Wednesday, November 19, 2014


I have a Kindle and I buy loads of e-books. Like many of you, I often download books to support fellow authors, even if said book is outside my area of interest. The backlog of e-books I own is, well, it's embarrassing.

Amazon sometimes informs me that a new version of an e-book is available. "Significant editorial changes have been made," the notifications usually say. The frequency of these has been increasing, but I rarely take them up on it.

The reason I don't is twofold. Partly, I don't want to lose the original version of the book, and the update is apparently an either-or proposition. If they'd give me the updated copy and also let me keep the first, I'd be more inclined to accept.

The other reason I decline is on principle.

Authors can whittle and buff all they want on a pre-published manuscript, but once they hand it over to the public, that's it. Or that should be it. Shouldn't it? I have no problem with an author making a change if the formatting goes wacky or something. But when it comes to copy- and content editing, the time for that is before publication.

Maybe I'm being harsh and unreasonable, but if a published work is poorly received, I think the author should cut his or her losses and move on. S/he should learn from the experience and do better next time. To me, waiting for the reviews to come in and then changing the book is cheating.

We writers should take the time to polish our work, test the waters with critique partners and beta readers, and then hire an editor to clean up the text. We should refine each story before it's published. And then stand behind it once it is.

(This post refers to works of fiction and does not include new editions that have added 'bonus' material such as glossaries or excerpts from upcoming books.)


I'm sure I'll take some heat over this, but give me your opinion. Do you think authors should make 'significant editorial changes' to published works?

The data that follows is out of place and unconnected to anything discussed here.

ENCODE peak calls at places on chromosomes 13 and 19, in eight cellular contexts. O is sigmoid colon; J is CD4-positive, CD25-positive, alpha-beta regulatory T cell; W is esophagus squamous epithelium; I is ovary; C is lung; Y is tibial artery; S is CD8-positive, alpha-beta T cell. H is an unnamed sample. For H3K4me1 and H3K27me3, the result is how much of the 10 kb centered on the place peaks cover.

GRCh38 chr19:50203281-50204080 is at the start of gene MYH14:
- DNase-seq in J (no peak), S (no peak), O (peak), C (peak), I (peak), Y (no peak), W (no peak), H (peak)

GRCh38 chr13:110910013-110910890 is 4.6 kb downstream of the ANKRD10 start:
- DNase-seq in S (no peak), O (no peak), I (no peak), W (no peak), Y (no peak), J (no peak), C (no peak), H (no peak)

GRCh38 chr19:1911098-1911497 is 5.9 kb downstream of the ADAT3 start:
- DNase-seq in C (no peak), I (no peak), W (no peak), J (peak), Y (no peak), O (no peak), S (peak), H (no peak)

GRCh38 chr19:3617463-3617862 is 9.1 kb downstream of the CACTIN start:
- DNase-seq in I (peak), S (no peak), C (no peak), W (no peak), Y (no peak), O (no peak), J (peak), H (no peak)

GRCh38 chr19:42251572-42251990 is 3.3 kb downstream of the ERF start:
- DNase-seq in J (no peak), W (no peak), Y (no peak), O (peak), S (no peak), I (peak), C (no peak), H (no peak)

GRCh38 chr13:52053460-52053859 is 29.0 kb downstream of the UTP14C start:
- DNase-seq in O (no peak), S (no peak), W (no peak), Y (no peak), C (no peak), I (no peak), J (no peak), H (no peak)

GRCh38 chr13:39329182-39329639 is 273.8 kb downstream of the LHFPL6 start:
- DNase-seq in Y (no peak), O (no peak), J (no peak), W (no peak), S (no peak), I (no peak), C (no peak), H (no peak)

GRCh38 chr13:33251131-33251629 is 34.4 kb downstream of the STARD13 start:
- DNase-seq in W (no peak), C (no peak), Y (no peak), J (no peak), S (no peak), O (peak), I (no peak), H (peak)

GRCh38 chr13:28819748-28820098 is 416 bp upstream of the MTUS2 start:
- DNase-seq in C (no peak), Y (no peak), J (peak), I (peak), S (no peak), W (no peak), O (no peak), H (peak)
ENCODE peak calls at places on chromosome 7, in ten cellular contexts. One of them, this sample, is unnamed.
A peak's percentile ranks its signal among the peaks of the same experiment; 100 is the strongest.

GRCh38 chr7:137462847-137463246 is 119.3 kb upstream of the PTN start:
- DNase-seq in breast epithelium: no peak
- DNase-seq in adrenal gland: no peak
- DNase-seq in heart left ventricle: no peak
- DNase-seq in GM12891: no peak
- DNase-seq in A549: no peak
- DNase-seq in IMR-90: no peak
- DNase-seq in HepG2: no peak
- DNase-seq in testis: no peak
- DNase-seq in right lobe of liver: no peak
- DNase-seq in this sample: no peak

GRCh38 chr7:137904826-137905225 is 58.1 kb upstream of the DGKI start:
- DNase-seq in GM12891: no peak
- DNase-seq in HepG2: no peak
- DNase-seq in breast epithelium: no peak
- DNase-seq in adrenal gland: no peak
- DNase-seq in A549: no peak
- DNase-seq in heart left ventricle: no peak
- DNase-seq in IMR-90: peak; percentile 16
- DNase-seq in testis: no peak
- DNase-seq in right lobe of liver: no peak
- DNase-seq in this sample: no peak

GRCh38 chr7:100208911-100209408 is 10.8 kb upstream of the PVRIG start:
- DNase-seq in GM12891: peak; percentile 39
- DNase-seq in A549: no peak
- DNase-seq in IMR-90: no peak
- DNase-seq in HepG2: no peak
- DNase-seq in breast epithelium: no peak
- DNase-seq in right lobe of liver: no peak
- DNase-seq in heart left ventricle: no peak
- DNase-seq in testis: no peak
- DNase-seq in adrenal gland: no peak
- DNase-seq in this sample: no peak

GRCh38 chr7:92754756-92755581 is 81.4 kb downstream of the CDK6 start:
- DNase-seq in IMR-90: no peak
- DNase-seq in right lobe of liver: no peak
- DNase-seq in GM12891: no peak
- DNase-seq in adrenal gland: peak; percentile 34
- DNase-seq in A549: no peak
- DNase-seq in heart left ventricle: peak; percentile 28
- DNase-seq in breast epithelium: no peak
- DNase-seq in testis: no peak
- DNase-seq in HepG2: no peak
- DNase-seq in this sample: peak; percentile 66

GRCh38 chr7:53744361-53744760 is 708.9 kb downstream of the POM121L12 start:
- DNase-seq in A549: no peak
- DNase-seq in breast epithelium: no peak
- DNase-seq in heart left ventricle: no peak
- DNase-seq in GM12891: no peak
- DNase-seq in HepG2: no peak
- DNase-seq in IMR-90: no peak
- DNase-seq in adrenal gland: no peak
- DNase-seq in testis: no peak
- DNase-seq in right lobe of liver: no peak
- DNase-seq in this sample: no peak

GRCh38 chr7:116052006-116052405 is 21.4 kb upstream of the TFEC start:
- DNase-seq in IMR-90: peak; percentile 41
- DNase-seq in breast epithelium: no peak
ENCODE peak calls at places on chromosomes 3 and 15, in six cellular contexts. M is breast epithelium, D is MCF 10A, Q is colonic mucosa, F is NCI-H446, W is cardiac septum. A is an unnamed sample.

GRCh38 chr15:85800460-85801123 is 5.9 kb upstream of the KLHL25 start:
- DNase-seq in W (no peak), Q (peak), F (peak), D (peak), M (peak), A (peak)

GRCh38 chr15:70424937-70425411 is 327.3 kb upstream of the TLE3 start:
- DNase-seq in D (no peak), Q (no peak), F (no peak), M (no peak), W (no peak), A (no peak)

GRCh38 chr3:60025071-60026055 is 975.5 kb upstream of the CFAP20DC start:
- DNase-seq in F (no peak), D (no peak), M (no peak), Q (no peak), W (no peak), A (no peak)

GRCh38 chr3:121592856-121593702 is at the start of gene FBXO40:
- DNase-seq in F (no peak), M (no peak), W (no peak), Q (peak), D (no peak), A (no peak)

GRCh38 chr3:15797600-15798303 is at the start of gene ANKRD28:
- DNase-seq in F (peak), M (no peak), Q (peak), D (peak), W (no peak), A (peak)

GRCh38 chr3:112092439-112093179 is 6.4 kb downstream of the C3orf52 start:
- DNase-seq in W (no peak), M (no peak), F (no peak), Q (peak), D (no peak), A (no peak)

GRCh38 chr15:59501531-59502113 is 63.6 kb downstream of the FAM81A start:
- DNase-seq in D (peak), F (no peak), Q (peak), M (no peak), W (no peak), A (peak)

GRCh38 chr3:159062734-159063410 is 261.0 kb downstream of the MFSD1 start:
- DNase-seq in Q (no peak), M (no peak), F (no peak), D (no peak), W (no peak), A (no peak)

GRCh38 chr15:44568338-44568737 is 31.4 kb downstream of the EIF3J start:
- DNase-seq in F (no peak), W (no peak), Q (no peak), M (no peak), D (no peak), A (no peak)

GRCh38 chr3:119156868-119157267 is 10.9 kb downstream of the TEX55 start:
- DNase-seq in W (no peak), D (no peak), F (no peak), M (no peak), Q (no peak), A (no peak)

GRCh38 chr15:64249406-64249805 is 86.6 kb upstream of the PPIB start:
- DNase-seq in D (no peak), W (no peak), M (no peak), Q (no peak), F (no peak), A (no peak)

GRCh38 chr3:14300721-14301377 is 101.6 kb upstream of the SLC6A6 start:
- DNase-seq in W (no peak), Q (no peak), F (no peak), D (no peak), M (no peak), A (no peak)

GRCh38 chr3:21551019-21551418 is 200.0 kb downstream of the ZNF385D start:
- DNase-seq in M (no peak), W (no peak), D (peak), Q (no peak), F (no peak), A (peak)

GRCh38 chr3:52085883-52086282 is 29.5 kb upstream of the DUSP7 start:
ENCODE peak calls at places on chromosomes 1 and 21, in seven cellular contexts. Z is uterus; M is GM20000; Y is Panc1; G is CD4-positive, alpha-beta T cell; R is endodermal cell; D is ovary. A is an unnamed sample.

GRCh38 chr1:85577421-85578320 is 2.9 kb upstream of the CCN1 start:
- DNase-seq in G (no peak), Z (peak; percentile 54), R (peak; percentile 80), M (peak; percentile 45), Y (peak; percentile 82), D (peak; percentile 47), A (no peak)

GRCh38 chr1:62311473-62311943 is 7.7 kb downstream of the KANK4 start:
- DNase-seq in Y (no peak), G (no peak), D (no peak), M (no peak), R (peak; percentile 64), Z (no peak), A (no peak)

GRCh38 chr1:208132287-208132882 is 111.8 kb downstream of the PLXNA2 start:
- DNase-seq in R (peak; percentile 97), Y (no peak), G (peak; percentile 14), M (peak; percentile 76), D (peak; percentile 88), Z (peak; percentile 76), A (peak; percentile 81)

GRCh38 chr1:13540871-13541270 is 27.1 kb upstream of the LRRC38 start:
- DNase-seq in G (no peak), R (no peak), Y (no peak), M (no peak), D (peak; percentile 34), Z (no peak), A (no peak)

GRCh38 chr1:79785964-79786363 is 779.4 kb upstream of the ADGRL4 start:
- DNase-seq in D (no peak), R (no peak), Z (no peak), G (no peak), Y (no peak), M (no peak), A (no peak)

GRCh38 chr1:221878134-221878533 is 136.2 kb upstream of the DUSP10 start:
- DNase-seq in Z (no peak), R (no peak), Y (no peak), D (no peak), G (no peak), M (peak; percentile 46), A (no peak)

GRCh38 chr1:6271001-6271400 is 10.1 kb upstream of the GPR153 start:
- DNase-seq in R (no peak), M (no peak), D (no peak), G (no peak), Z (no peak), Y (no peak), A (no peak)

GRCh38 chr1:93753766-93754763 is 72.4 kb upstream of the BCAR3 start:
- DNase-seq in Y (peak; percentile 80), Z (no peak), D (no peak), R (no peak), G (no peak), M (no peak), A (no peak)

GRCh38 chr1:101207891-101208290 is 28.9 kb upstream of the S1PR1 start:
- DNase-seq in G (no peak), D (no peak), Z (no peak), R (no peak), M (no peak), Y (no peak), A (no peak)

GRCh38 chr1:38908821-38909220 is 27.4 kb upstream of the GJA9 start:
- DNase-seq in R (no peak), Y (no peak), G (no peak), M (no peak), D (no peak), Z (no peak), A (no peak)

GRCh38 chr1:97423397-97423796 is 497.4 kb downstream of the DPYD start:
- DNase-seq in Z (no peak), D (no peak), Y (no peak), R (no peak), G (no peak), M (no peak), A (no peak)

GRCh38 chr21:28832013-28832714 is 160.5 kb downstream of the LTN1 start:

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Sunday, November 16, 2014

$400 Amazon giveaway... times 2!

Yes, you read right--two $400 Amazon giveaways. If you enter both giveaways, you have a chance to win a total of $800 in Amazon gift cards just in time for Black Friday and Cyber Monday! 

Enter now, and everyday until November 27th, to increase your chances of winning one or both $400 Amazon shopping sprees, compliments of The Kindle Book Review, Digital Book Today, and your favorite authors, including me. :)

Here are the two links.
(My book is included in the second one.)

Good luck! :D

Thursday, November 13, 2014

I've gone visiting

Today I'm over at J Q Rose's blog, offering some writing tips and a prize. 
I hope you'll pay us a visit.

By the way, this is a series. The schedule for this month and next is...

Nov. 6th - Joselyn Vaughn
Nov. 13th - Me
Nov. 20th - Conda Douglas

Dec. 4th - Marsha R. West
Dec. 11th - Kathy McIntosh
Dec. 18th - Helena Fairfax

Thanks for stopping by. :)

Monday, November 10, 2014

The New Mrs. Collins

Today, I'm posting a character interview with Leena Williams, the protagonist from Quanie Miller's latest book, The New Mrs. Collins

*smiles*  This oughta be good. 


I recently discovered a novel called The New Mrs. Collins. In short, it’s about this woman who discovers that her son’s new stepmother has mystic powers. Have you heard about it?
My sister told me about the book. To be honest with you, I was quite surprised since there were details—intimate details—about my life displayed for the world to see. I can’t figure out how Quanie Miller, whoever she is, came upon that information.

Have you read the book?
I skimmed through it.

What can you tell us about it?
From what I can tell, it starts with me and the whole wedding day debacle that I’d prefer not to get into.

Why not?
Because it’s humiliating. The book also deals with Adira Collins. But you probably guessed that from the title.

What can you tell us about Adira?
She’s the novel’s antagonist, obviously. But other than that, I’d prefer not to talk about her.

May I ask why?